Are you a nurse, doctor, or a critical infrastructure worker? Has your supply of safety equipment – gloves and masks – been rationed by your employer because there isn’t enough to go around?
As if the mounting death toll around the world isn’t enough during the COVID-19 pandemic, there are always people who are trying to make a profit off of the dire needs of others.
In this case, it’s bathroom and cleaning supplies, gloves, masks, and hand sanitizer.
In the months before coronavirus hit the U.S., and in the first weeks of the emerging crisis, some people saw an opportunity to make money.
By being the first to buy up large quantities of the things people want and selling them back at exorbitant prices.
You might call it “retail arbitrage.” The federal government might call it “price gouging” or “profiteering.”
Examples of Price Gouging
Not everyone who hopes to make a profit from selling gloves and surgical masks is going to face federal charges.
According to a New York Times story, about two brothers who bought thousands of bottles of hand sanitizer to sell on Amazon, has a heart-warming ending.
Businesses like Amazon and eBay pulled thousands of listings for sanitizer and warned sellers they would lose their accounts if they kept selling COVID-19 related items.
Until he decided to donate the 17,000 bottles of sanitizer he had left, Matt Colvin had no idea what to do with them.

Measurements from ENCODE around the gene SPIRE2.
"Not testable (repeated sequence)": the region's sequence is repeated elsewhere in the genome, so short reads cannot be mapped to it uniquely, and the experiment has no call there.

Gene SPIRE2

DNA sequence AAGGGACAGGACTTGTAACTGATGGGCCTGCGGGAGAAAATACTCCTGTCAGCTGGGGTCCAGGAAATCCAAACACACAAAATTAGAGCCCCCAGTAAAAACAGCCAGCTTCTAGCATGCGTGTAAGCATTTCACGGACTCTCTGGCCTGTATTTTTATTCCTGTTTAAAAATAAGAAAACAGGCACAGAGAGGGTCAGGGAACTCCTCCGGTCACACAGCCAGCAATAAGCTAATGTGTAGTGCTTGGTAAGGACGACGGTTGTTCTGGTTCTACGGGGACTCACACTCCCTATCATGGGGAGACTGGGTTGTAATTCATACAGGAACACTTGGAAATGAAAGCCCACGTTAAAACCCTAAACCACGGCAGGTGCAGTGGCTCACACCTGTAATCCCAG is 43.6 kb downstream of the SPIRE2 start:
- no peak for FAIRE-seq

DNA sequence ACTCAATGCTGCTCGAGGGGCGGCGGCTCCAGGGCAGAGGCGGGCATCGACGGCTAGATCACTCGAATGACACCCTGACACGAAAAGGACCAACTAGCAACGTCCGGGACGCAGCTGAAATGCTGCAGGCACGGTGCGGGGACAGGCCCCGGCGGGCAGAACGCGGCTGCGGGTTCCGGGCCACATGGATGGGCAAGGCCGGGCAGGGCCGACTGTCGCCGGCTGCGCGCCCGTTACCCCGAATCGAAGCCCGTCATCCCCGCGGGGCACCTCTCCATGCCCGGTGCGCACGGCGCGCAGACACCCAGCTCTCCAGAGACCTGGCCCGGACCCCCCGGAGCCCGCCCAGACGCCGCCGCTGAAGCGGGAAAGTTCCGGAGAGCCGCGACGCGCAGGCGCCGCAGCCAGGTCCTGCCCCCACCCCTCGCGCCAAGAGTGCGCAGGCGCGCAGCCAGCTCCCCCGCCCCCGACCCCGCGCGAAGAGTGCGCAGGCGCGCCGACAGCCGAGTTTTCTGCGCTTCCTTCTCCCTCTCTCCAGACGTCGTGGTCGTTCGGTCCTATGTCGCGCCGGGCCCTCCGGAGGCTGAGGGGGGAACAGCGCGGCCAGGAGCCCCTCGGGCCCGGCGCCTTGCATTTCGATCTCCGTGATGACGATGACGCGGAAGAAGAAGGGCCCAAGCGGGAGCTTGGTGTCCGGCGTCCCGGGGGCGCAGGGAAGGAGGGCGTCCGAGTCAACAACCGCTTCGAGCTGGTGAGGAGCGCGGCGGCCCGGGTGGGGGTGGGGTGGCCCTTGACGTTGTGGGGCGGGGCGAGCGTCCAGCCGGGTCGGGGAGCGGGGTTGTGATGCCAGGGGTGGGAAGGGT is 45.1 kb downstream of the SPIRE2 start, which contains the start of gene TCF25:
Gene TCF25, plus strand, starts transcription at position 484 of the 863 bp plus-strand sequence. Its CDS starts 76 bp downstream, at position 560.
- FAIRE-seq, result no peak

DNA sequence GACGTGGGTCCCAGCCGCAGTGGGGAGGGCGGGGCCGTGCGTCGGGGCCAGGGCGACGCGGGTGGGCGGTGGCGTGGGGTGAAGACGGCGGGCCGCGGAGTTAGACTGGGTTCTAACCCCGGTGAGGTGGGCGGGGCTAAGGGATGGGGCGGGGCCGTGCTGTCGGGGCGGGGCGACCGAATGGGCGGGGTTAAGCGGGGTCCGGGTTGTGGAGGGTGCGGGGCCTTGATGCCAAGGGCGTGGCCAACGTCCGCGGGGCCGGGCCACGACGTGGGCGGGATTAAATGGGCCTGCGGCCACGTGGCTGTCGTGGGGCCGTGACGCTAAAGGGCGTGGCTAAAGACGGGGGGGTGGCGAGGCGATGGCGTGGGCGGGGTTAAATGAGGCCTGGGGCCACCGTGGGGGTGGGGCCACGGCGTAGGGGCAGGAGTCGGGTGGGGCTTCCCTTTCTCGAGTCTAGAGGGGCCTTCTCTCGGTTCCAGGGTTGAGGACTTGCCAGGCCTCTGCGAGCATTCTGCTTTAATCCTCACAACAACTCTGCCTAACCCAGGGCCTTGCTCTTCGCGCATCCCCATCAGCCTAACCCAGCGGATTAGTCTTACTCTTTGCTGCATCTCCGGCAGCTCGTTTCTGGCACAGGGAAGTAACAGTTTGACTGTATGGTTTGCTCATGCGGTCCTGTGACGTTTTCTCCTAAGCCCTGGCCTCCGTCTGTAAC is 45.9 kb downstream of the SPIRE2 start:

In his mind, his business was playing a key role in redistributing needed supplies to where the virus was most devastating.
However, how much of an upcharge is legal? The law is not specific, but in Michigan, price gouging is always illegal. You had better believe consumers are on high alert and ready to call it in.
Brooklyn Man Faces Federal Charges
How did a man from Brooklyn have his assets seized and distributed and get slapped with federal charges for doing the same thing?
He coughed. It has now become a federal crime to cough.
Baruch Feldheim, 43, of Brooklyn, New York purchased a large number of respirator masks, medical gloves, surgical masks, procedural masks, gowns, disinfectant spray, and other items. He is alleged to have been selling them to doctors and nurses for up to 700 times their market value.
However, let’s be clear here: Matt Colvin and his brother were doing the same thing. They were selling $1 bottles of hand sanitizer for $8. It doesn’t take much to make a 700% profit from something very cheap.
What Baruch Feldheim was arrested for was not price gouging or hoarding. He was arrested for assaulting (coughing on) and lying to federal agents about the equipment.
The news story doesn’t say that Feldheim tried to cough on a federal agent while telling him he was sick with COVID-19. In fact, the charges don’t say he did that either. They say he coughed in the direction of the federal agent.
Let’s paint an alternate picture here. Was it wise for Feldheim to try to make a profit like this?
According to the attorney general, anyone who does this is going to attract legal consequences. So, maybe it wasn’t wise. More likely, he was just unlucky.
Feldheim most likely did not try to cough on a federal agent. Most likely, his alleged statement about being sick with COVID-19 and the cough were unrelated. However, in this climate, that’s enough for agents who are determined to prevail.
Scams and profiteering are on the rise as this global crisis unfolds. Even if you are trying to make an honest profit through retail arbitrage as you have done in the past, you could attract unwanted legal ramifications.
Michigan Federal Defense Attorney
If you are facing federal charges related to hoarding and price gouging during the pandemic or any other reason, know that we are still here to fight for you. Call today for your free initial consultation.